Lewis Parker (artist)
|Born||Lewis Edgar Hyde Parker
January 16, 1926
Toronto, Ontario, Canada
|Died||March 27, 2011
Toronto, Ontario, Canada
|Known for||Painter, Muralist, Illustrator|
|Spouse(s)||Eleanor Louise Parker|
Lewis Parker (January 16, 1926 – March 27, 2011) was a Canadian illustrator, painter and muralist. An important and distinguished historical painter, Parker specialized in historical scenes and North American native cultures. He was also a children's book illustrator, and his work is featured in educational texts used across Canada. He made major contributions toward interpreting and promoting the understanding of the history of Canada. He was born in Toronto, Ontario.
Early Life and Training
Born in Toronto in 1926, Lewis Parker was the eldest of four born to Gilbert and Dorothy Parker. From an early age, Parker showed passion, determination and discipline in teaching himself to draw. So focused on drawing was Lewis that his mother, concerned for his social life, would invite his schoolmates over after school, hoping this would encourage Lewis to play. Lewis responded by sketching favourite cartoon characters for his delighted peers. By the age of 12, Lewis had amassed dozens of sketchbooks filled with people and storybook characters.
In 1939, Parker attended Central Technical School in Toronto. Ever self-motivated, he applied his disciplined approach to all studies. Seldom openly defiant, Parker submitted his own versions of assignments, always far more detailed than required.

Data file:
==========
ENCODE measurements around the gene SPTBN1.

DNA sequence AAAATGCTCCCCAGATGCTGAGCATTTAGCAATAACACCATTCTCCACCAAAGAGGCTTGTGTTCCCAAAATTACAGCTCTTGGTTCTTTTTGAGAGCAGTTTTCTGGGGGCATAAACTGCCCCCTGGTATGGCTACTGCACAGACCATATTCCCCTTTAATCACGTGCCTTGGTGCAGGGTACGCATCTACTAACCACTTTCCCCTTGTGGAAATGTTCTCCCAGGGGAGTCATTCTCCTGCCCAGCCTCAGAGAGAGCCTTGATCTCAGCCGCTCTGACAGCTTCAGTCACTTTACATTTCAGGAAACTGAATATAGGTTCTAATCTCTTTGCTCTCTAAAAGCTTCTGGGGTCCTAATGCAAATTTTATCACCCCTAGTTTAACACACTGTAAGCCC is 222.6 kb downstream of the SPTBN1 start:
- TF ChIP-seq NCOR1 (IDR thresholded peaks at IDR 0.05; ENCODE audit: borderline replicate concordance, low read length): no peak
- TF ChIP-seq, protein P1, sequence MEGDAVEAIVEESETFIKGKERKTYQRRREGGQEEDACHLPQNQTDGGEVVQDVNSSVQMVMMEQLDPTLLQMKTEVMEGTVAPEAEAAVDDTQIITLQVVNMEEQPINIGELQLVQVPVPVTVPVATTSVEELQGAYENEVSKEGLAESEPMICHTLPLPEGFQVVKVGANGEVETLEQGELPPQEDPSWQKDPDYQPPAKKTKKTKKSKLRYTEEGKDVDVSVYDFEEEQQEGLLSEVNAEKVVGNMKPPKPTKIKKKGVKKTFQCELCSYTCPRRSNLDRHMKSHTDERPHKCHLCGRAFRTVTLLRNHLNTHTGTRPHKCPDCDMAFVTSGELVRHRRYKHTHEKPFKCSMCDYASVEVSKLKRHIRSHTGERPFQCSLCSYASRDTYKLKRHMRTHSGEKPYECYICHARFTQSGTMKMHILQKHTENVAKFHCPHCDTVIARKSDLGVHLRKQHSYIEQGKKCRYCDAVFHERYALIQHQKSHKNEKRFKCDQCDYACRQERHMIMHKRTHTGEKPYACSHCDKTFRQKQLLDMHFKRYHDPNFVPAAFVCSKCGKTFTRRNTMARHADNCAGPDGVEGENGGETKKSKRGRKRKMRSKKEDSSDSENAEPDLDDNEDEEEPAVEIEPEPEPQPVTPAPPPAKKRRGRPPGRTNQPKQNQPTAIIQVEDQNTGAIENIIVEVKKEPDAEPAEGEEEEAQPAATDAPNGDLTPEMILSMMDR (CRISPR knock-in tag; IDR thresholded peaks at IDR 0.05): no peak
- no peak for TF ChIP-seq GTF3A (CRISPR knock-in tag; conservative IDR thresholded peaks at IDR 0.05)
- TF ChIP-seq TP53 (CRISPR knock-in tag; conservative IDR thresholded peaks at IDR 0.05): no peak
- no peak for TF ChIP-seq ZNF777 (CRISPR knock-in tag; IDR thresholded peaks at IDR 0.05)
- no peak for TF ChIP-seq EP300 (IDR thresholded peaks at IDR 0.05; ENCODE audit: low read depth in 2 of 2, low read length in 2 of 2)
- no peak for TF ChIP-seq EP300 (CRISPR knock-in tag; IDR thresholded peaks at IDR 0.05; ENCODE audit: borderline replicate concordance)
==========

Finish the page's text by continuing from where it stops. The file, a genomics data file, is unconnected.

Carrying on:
From 1941 to 1944, Parker apprenticed at Rabjohn Illustrators, where he met a significant mentor, Bert Grassick. His formative experience at Rabjohn influenced the connections he later made with artists in Toronto’s art scene. Enlisting in the Canadian Army in World War 11 between 1944 and 1946, Parker gained valuable experience as a cartoonist and illustrator for the Maple Leaf, Canada’s overseas newspaper.
After World War 2, Parker became a political cartoonist for the ‘yellow pages’ that bookended Macleans Magazine in the 1950s. Between 1947 and 1956, he formed a commercial art firm with Bill Sherman and Gordon and Norman Laws called Sherman, Laws and Parker, a business focusing on visual arts in advertising. During this time, Parker recognized a need to design his own direction in the artistic milieu.
Between 1966 and 1968, Parker received two Canada Council Grants. The first was to study the Aztec and Mayan cultures in Mexico, where he relocated for a year with his family in 1966, completing several historical works. The second, awarded in 1968, enabled him to travel with wildlife photographer Eugene Aliman to western Canada to study the Plains Indians.
Parker was then commissioned by the Huronia Council of Ontario to create historical paintings for Sainte-Marie-Among-the-Hurons. This series included on-site presentations of pre-European Native life on location at the site in Midland, Ontario.